In a new paper published today, Professor Vitaly Shmatikov demonstrated how hackers can find out intimate information through shortened URLs, WIRED reports.

FOR ANYONE WITH minimalist tastes or an inability to use copy-paste keyboard shortcuts, URL shorteners may seem like a perfectly helpful convenience. Unfortunately, the same tools that turn long web addresses into a few characters also offer the same conveniences to hackers—including any of them motivated enough to try millions of shortened URLs until they hit on the one you thought was private.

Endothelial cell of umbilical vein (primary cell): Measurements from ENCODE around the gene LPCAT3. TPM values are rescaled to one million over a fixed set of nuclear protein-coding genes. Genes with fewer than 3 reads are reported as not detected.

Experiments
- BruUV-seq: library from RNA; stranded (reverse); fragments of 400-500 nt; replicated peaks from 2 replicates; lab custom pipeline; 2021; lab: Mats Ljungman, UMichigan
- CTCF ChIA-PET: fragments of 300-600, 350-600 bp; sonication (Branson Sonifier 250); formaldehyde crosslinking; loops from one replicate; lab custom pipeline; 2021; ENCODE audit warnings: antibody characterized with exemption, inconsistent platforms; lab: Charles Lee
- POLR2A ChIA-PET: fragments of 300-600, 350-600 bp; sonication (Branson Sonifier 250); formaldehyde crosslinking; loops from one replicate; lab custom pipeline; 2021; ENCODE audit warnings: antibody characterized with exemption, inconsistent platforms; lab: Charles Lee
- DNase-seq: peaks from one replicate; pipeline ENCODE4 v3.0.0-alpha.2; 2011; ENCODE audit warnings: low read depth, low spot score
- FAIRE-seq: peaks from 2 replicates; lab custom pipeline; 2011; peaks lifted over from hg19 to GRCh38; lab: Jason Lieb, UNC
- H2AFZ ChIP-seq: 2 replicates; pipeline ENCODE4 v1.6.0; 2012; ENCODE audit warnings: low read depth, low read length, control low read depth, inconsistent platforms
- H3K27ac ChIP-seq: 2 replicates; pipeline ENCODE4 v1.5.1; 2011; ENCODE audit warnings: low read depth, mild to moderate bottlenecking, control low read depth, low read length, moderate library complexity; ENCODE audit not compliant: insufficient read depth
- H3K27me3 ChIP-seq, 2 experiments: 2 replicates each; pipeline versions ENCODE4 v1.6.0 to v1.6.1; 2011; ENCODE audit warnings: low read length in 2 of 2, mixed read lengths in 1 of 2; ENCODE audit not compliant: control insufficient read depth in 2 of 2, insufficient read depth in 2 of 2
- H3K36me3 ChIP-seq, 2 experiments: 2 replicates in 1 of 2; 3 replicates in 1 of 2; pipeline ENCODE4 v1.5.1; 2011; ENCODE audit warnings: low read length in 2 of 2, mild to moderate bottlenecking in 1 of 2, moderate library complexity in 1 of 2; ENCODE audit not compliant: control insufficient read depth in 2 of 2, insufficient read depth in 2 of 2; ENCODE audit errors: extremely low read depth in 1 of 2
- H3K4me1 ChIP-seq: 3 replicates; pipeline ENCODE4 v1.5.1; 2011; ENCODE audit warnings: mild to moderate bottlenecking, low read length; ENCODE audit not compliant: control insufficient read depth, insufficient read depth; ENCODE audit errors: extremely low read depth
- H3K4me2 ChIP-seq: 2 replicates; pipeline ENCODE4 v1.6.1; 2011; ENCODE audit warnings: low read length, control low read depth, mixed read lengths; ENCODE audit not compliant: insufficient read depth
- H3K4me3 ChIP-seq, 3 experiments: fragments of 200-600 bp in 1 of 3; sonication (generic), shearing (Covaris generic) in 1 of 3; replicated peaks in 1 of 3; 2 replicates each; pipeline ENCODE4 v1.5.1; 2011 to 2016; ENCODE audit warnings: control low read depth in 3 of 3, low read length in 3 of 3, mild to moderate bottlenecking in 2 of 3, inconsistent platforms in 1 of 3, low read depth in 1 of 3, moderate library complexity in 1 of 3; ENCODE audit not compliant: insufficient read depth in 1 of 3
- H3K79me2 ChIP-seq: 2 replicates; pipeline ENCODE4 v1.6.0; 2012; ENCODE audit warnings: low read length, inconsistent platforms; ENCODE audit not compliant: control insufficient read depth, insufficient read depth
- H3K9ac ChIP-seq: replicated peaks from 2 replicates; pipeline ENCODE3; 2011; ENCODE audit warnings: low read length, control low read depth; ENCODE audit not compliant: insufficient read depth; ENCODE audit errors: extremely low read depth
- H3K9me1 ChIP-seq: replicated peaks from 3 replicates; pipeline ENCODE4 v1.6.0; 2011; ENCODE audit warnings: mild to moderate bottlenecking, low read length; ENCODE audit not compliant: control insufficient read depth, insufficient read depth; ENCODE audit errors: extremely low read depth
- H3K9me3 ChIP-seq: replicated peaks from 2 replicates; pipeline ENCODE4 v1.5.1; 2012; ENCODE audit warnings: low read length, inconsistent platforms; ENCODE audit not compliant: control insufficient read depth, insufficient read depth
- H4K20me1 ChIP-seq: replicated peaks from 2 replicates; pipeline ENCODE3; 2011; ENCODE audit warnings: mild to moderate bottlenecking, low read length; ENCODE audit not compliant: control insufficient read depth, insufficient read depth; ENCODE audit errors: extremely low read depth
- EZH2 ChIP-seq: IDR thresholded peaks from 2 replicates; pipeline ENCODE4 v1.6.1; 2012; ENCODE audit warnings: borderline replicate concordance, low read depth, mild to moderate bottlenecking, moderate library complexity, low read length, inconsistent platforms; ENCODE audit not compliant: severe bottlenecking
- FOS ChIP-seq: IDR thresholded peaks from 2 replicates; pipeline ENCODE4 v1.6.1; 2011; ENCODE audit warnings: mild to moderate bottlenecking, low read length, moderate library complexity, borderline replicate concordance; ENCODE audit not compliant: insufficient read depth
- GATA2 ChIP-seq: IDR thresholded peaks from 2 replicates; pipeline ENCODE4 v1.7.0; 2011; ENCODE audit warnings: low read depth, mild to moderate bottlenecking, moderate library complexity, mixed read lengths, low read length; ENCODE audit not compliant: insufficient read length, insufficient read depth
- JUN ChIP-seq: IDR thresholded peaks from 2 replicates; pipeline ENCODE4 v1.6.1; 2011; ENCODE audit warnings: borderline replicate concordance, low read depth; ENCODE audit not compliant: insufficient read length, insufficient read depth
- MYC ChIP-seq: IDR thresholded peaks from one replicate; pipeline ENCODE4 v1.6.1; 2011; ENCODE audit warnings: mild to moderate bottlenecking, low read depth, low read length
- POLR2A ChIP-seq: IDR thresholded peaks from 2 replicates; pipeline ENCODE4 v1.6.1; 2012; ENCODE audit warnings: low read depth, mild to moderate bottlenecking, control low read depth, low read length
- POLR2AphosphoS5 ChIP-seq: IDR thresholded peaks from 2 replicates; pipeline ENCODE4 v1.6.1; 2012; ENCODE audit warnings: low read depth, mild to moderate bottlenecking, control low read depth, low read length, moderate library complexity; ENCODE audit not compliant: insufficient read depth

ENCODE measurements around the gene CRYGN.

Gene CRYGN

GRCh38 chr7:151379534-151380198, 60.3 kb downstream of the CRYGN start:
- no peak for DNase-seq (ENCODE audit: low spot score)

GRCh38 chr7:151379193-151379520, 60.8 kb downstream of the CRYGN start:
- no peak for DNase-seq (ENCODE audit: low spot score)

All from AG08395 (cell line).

That’s the lesson for companies including Google, Microsoft, and Bit.ly in a paper published today by researchers at Cornell Tech. The researchers’ work demonstrates the unexpected privacy-invasive potential of “brute-forcing” shortened URLs: By guessing at shortened URLs until they found working ones, the researchers say that they could have pulled off tricks ranging from spreading malware on unwitting victims’ computers via Microsoft’s cloud storage service to finding out who requested Google Maps directions to abortion providers or drug addiction treatment facilities.

 Read the full article on WIRED.